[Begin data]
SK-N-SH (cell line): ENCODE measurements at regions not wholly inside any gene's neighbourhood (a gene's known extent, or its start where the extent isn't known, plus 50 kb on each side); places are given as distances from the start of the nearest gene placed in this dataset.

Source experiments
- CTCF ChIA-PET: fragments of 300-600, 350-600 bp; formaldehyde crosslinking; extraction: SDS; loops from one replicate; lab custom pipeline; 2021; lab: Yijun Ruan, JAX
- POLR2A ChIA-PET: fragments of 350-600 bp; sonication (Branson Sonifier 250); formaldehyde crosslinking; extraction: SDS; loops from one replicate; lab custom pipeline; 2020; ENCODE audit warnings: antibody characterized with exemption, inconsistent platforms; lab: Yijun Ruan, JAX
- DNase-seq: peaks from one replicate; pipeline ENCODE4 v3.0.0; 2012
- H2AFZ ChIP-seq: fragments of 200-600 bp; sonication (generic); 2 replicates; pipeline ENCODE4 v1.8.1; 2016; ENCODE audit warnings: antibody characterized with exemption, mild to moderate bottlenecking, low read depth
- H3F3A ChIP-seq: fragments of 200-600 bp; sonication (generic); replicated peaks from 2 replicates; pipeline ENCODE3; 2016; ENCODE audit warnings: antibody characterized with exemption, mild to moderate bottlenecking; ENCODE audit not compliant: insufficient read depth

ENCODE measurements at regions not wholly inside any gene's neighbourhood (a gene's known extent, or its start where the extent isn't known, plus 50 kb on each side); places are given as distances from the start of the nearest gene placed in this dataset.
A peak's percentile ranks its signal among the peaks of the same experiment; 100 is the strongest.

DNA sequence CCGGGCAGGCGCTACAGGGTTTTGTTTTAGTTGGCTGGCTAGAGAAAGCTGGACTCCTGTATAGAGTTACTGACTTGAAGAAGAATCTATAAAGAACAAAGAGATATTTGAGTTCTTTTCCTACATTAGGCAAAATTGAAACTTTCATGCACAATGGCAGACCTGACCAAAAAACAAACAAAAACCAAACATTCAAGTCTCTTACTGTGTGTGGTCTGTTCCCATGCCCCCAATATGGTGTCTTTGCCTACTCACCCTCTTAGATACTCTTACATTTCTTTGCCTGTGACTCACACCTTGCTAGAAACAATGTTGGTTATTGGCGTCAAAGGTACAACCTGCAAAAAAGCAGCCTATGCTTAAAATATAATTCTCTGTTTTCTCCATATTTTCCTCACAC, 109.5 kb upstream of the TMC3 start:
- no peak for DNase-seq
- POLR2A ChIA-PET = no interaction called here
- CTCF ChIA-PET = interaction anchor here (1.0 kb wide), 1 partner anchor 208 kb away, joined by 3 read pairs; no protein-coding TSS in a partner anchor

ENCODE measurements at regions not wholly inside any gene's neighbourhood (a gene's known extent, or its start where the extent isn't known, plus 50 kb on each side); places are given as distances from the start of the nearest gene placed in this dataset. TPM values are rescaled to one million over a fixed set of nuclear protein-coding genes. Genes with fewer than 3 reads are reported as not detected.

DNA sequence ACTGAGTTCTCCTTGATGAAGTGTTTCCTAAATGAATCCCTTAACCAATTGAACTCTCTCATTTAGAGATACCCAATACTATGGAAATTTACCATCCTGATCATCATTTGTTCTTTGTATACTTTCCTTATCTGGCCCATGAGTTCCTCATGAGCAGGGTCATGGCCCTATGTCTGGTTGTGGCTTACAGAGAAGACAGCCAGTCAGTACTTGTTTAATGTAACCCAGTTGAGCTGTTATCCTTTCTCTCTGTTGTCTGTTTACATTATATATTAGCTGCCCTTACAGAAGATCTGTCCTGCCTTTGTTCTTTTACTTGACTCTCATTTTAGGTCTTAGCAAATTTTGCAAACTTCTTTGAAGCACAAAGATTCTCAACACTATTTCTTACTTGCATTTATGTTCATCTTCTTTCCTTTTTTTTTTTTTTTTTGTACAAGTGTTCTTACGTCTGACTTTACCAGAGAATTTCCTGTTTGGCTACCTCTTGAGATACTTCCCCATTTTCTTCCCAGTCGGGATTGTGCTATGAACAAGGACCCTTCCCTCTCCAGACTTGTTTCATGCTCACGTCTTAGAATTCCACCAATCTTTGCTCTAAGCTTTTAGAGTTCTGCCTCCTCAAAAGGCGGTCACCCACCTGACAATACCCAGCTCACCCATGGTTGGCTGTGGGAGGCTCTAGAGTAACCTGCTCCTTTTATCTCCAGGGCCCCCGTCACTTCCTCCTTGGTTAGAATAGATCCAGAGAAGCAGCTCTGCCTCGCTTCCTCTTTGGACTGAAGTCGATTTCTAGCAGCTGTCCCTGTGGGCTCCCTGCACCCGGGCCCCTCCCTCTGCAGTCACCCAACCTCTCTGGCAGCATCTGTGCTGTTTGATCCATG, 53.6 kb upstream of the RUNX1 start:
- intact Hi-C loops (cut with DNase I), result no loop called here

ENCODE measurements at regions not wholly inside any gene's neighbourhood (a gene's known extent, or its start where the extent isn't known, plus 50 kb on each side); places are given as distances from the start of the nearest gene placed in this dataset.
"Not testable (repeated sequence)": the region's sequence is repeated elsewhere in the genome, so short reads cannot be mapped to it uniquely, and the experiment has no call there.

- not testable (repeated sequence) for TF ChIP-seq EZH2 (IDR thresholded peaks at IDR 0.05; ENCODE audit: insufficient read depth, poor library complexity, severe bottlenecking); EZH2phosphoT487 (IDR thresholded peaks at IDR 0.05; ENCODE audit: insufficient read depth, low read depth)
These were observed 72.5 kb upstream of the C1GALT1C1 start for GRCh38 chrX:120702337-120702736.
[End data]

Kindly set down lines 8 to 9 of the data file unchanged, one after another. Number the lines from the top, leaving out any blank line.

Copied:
ENCODE measurements at regions not wholly inside any gene's neighbourhood (a gene's known extent, or its start where the extent isn't known, plus 50 kb on each side); places are given as distances from the start of the nearest gene placed in this dataset.
A peak's percentile ranks its signal among the peaks of the same experiment; 100 is the strongest.